Stay safe at a distance with the interactive installations of Bright Golden Haze
Staying connected is more difficult than usual these days. In the face of the ongoing COVID-19 pandemic, as we keep our distance from each other in the name of public health, many are left feeling more isolated than ever. But with the limited-access opening of Oklahoma Contemporary's inaugural Bright Golden Haze exhibition, visitors can connect with others safely through interactive installations that bring us together — at a distance.
"I want people to think a little bit about what it means when you’re part of a system, but you don’t have complete control," artist Camille Utterback said. The artist's dual channel interactive installation (Entangled) is a delicate dance of software, cameras, projectors, lights and — most importantly — people. The work is designed so participants can manipulate projected imagery from opposite sides of a set of translucent scrims. "In fact, it’s a shared space with the people on the other side of the scrim. So you have to negotiate that in a real, physical space."
Oklahoma Contemporary's limited-access, timed-ticketing system allows visitors to experience interactive works like Utterback's at their own pace, with plenty of room to explore. In addition to online reservations allowing more than 2,400 square feet per visitor, additional safety measures include mandatory masks for all staff and visitors, along with stringent protocols for sanitation, capacity and social distancing.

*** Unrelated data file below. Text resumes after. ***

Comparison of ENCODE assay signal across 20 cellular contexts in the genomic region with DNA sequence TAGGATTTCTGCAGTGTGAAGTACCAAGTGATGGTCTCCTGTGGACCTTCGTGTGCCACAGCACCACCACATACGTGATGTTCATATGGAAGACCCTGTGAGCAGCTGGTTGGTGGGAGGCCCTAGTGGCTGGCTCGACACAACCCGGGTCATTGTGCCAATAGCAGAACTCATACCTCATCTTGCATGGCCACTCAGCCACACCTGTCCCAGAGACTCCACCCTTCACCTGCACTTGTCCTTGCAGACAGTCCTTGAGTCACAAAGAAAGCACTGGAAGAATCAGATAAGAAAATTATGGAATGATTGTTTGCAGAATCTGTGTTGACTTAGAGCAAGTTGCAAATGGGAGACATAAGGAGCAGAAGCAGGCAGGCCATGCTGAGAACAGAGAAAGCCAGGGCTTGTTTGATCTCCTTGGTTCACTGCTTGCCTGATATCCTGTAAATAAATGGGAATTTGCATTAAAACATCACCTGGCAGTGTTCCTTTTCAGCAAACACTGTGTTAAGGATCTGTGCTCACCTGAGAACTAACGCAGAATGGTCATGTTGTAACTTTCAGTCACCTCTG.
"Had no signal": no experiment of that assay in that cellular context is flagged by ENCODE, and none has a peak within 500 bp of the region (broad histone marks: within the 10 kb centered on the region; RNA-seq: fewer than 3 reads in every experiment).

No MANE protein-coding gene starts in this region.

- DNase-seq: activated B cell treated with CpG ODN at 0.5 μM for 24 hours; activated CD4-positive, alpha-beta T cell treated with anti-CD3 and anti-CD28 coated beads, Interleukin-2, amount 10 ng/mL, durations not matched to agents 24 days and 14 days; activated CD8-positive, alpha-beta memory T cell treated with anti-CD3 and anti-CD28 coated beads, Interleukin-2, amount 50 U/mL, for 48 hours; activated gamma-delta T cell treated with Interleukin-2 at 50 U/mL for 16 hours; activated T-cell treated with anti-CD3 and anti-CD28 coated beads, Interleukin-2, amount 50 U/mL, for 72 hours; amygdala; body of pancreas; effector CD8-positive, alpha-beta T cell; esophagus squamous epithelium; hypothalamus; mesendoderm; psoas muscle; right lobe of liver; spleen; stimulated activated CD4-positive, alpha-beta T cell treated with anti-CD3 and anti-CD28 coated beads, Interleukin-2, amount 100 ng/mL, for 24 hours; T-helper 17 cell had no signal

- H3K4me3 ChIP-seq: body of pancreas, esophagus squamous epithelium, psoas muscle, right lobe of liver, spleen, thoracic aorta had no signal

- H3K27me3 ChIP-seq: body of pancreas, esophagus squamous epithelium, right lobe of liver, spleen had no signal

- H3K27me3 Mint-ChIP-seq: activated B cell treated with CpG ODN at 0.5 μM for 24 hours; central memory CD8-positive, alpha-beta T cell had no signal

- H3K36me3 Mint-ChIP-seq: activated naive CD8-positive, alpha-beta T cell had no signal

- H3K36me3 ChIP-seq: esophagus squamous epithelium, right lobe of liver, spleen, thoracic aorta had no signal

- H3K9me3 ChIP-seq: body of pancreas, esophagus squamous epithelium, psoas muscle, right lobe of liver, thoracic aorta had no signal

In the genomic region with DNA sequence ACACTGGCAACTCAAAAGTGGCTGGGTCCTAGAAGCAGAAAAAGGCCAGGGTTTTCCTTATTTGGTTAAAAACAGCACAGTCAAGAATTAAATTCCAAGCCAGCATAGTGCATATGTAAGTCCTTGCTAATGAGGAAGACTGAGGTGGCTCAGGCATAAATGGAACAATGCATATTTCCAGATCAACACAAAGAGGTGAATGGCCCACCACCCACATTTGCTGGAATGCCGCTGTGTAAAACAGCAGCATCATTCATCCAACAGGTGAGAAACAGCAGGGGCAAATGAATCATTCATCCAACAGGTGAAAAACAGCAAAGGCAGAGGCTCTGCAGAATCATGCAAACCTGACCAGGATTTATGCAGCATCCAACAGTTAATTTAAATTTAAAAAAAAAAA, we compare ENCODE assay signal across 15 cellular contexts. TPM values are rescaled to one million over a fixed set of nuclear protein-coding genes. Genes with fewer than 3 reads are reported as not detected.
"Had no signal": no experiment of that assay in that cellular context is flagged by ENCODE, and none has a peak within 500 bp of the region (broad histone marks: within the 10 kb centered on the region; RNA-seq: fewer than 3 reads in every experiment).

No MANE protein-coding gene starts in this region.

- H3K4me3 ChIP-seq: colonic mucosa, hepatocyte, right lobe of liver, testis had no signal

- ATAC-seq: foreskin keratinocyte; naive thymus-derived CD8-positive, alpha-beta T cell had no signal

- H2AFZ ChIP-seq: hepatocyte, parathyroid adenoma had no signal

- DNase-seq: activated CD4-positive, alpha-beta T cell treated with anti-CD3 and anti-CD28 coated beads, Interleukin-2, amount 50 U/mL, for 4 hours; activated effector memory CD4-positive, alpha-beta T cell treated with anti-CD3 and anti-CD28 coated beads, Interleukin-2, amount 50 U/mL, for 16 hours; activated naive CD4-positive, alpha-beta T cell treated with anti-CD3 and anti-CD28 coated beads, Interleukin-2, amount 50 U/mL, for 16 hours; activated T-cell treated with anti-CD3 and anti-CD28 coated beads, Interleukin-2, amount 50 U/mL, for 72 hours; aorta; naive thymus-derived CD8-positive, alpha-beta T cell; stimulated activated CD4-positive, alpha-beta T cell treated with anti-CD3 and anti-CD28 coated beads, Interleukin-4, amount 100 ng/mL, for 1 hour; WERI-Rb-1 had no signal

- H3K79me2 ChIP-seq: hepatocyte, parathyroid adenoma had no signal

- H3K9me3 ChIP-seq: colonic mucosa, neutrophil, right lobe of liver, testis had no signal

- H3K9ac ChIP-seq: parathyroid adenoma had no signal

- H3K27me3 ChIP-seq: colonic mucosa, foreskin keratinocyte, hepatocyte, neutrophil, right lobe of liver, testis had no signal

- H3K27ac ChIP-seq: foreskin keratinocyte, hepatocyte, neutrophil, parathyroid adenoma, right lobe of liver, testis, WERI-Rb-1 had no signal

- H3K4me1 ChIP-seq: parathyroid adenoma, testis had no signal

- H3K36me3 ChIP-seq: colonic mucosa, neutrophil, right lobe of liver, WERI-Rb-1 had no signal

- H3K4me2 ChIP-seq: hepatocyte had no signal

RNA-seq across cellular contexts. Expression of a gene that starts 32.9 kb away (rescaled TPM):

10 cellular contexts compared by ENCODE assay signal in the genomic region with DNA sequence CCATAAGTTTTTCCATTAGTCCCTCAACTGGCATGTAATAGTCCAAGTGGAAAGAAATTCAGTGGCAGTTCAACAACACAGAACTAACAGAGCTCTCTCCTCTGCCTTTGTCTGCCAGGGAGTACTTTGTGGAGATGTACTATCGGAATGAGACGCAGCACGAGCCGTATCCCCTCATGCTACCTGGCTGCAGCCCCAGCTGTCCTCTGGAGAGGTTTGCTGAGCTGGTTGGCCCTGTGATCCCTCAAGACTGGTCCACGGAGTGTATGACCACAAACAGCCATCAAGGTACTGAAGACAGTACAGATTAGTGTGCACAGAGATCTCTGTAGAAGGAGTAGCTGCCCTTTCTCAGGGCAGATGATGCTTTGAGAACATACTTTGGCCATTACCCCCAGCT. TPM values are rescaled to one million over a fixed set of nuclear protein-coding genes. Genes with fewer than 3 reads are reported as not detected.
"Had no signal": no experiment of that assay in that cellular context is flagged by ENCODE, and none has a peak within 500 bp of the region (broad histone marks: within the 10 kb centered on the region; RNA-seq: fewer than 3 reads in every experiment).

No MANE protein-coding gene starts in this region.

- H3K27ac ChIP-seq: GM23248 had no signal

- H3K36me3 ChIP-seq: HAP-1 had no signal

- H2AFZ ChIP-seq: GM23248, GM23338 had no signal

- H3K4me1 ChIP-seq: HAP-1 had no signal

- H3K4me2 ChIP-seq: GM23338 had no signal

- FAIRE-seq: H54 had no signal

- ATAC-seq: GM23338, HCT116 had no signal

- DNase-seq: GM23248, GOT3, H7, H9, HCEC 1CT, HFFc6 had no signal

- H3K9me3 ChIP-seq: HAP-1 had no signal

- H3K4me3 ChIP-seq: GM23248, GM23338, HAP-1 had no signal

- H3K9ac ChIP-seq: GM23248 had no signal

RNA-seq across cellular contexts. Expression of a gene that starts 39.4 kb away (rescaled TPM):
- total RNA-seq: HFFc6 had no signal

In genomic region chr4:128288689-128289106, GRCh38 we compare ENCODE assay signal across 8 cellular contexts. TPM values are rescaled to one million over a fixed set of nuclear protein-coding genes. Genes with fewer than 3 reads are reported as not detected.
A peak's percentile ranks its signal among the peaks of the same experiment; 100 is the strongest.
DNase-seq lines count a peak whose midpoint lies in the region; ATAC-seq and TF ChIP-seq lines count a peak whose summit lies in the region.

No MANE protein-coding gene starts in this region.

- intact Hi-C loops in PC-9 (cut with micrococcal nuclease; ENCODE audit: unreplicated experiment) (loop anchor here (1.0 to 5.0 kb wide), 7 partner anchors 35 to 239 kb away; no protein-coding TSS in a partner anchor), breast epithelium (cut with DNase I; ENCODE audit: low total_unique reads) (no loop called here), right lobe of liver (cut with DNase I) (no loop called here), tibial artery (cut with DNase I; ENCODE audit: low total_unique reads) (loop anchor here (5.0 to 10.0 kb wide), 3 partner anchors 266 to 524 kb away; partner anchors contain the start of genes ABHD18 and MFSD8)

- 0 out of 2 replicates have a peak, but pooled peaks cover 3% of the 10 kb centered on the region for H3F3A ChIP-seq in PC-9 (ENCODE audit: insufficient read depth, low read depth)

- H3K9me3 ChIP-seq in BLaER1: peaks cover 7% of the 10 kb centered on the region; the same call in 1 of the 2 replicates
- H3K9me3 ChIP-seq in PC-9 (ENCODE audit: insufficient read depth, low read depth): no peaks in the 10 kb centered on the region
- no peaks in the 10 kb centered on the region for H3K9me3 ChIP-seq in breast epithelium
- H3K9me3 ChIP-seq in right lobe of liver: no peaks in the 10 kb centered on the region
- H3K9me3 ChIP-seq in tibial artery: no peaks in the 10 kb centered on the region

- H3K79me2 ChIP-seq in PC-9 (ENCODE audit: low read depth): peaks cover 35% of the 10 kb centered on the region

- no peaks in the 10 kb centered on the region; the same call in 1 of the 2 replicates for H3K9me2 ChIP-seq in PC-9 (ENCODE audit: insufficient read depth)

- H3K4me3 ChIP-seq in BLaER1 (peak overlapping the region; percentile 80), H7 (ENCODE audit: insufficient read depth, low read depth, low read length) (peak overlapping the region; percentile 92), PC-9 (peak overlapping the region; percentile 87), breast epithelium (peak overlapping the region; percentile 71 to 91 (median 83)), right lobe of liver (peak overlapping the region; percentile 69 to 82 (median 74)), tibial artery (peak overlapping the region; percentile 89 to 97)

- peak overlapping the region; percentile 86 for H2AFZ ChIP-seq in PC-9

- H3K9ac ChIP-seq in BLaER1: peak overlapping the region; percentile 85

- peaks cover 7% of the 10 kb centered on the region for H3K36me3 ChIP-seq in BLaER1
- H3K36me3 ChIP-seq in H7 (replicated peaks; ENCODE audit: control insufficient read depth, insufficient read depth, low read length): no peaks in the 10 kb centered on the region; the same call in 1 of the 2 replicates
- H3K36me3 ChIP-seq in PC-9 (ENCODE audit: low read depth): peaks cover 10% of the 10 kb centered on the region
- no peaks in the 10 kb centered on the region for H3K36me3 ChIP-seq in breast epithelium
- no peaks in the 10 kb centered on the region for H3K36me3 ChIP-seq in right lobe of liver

Leo Villareal's Star Ceiling 2 is another installation bringing people together at a distance. The mesmerizing light show crafted through binary code features artist-designed, zero-gravity benches located on opposite ends of the room. "You don't just come in, look at it and leave," Villareal said. "It's a space for you to actually experience and spend time with the work.
Of course, the interactive fun of Bright Golden Haze isn't limited to indoor spaces. Installed in Campbell Art Park, just outside our new state-of-the-art facility, Jen Lewin's Aqueous is a literal light landscape — a swirling pageant of vivid color, changing with each footstep across its winding surface. "The heart and soul of all this work is really about bringing people together," Lewin said. "It's about creating this connected experience. It's about sort of this joyful way that you can come into your community to interact with a piece of art, and then not only notice the work but also the people around you. That's the art."
Giving people space to safely experience works like these is crucial right now, according to local arts advocates like Bright Golden Haze presenting sponsor Annie Bohanon. “At times like this, the arts are especially important,” she said. “They uplift our spirits and give us hope for the future. Oklahoma Contemporary is a special space to stimulate our senses. It elevates our minds in the possibility of things, like light!”
Reserve your limited-access spot now to safely connect with your community through the power of art, indoors or out. Until your in-person visit, learn more about a few of these works by revisiting interviews with Camille Utterback and Leo Villareal from our Illuminations video series and plan to watch a virtual gallery talk with Francesca Giani at 7 p.m. Thursday.
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